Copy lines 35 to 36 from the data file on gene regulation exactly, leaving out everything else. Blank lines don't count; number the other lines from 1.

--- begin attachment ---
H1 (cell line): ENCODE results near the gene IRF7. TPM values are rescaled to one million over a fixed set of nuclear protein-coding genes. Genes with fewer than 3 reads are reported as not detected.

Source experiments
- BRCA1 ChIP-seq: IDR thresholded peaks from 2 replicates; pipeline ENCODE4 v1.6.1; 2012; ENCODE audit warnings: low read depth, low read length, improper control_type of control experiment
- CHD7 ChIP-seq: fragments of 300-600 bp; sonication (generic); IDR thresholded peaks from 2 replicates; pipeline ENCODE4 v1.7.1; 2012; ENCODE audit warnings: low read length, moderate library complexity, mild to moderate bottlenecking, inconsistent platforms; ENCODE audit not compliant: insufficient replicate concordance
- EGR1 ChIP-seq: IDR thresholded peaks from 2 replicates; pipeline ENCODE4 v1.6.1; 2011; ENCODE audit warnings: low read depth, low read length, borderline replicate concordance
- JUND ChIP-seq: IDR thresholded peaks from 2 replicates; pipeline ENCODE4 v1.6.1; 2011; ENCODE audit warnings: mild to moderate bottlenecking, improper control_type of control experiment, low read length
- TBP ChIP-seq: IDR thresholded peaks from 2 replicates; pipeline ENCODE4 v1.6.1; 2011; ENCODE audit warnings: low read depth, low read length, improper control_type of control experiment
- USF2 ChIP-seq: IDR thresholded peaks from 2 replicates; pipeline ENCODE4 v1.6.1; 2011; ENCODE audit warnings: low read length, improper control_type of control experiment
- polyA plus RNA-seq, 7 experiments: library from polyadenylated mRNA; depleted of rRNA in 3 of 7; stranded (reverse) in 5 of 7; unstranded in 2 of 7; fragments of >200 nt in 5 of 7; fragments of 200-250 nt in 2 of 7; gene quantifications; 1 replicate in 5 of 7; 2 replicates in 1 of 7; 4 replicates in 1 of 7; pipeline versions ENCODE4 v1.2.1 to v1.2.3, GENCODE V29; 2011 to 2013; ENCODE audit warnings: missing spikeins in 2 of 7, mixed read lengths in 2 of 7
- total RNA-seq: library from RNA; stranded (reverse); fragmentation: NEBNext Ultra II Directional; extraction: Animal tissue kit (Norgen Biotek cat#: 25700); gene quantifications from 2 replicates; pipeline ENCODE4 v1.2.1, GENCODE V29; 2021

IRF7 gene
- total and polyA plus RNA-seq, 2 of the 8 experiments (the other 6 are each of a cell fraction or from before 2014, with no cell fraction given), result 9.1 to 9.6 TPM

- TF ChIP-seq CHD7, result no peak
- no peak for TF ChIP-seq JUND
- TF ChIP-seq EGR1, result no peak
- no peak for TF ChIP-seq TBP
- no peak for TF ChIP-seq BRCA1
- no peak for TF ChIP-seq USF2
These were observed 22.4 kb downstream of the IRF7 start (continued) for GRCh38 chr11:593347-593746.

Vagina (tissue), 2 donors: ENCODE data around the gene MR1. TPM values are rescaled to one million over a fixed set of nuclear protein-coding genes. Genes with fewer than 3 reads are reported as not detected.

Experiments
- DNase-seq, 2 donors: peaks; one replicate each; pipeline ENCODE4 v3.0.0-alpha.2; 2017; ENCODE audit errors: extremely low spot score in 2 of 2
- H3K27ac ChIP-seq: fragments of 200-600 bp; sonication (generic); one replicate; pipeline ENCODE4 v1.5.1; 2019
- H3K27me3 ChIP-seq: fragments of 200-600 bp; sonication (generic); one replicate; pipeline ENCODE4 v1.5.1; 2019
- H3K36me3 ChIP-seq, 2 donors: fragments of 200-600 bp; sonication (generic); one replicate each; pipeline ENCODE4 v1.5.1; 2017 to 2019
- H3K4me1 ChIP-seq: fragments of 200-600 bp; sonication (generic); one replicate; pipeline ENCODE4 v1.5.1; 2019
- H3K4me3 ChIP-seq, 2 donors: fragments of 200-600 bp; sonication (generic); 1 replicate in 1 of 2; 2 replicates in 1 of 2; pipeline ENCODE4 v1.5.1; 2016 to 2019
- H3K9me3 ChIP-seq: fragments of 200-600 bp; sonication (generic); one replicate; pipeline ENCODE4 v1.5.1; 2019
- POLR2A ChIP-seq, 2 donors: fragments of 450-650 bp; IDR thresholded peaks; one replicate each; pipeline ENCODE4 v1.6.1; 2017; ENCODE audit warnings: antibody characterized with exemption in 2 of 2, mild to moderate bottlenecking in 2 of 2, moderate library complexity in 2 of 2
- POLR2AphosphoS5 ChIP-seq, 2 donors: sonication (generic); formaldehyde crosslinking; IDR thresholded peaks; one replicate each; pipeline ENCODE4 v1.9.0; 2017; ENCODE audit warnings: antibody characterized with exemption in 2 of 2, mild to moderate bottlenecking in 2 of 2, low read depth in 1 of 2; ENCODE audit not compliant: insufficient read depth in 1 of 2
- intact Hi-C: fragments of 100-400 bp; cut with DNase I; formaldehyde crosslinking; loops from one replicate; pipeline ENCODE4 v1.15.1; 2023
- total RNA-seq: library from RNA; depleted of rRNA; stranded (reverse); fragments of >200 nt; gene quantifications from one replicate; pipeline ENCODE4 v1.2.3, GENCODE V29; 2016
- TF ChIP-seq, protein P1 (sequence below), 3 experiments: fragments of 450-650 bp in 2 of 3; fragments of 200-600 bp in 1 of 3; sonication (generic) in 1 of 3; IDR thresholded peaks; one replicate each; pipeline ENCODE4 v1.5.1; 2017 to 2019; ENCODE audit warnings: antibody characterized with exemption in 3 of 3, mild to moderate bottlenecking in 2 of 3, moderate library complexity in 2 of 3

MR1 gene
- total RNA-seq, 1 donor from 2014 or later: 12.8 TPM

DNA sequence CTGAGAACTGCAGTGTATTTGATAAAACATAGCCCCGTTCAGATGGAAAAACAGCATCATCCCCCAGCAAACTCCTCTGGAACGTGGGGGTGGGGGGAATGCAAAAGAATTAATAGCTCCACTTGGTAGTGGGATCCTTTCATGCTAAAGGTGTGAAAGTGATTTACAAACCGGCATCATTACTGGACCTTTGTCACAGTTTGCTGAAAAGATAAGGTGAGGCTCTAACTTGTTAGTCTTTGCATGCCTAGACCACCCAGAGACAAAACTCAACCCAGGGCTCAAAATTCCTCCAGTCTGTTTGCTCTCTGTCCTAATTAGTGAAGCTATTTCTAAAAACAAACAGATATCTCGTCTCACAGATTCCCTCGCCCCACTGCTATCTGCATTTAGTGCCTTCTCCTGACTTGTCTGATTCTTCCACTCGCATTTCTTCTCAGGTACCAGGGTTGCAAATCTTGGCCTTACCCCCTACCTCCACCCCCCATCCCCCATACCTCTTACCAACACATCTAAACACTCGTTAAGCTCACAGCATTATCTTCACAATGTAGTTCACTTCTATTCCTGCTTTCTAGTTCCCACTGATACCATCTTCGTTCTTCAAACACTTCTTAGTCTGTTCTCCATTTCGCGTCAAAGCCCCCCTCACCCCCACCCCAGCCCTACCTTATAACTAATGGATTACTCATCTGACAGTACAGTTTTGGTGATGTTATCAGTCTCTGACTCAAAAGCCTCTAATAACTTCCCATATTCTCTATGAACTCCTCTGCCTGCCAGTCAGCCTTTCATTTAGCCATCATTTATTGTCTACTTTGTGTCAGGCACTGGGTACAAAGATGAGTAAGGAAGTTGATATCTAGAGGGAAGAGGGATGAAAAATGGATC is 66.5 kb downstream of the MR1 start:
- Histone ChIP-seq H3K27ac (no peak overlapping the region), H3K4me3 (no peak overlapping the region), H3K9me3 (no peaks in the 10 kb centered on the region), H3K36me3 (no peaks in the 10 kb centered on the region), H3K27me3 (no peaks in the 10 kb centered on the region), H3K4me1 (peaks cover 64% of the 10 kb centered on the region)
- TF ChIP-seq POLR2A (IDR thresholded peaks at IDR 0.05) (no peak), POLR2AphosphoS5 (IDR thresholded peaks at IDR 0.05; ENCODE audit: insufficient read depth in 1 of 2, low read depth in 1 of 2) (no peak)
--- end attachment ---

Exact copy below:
- total RNA-seq, 1 donor from 2014 or later: 12.8 TPM

DNA sequence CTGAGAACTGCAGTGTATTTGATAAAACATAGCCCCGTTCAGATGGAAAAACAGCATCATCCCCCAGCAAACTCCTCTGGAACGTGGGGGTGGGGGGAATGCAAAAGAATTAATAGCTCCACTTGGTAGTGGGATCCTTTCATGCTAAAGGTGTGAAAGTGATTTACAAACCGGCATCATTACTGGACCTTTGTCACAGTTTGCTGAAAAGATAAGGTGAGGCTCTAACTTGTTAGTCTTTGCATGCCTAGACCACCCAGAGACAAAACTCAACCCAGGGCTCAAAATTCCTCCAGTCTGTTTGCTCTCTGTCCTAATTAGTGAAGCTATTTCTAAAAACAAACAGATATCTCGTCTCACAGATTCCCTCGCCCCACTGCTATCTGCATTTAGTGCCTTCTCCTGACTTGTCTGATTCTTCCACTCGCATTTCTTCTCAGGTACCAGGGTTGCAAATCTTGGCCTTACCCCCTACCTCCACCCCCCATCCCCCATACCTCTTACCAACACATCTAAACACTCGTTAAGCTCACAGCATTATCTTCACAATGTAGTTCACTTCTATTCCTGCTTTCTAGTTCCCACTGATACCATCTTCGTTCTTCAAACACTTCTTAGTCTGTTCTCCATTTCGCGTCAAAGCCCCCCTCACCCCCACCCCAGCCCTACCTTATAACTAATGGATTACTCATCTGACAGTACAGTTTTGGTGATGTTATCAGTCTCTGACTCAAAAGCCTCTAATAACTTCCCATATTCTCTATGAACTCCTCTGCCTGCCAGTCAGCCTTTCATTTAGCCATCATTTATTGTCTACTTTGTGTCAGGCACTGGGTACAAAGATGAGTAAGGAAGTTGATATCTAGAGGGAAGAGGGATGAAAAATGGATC is 66.5 kb downstream of the MR1 start: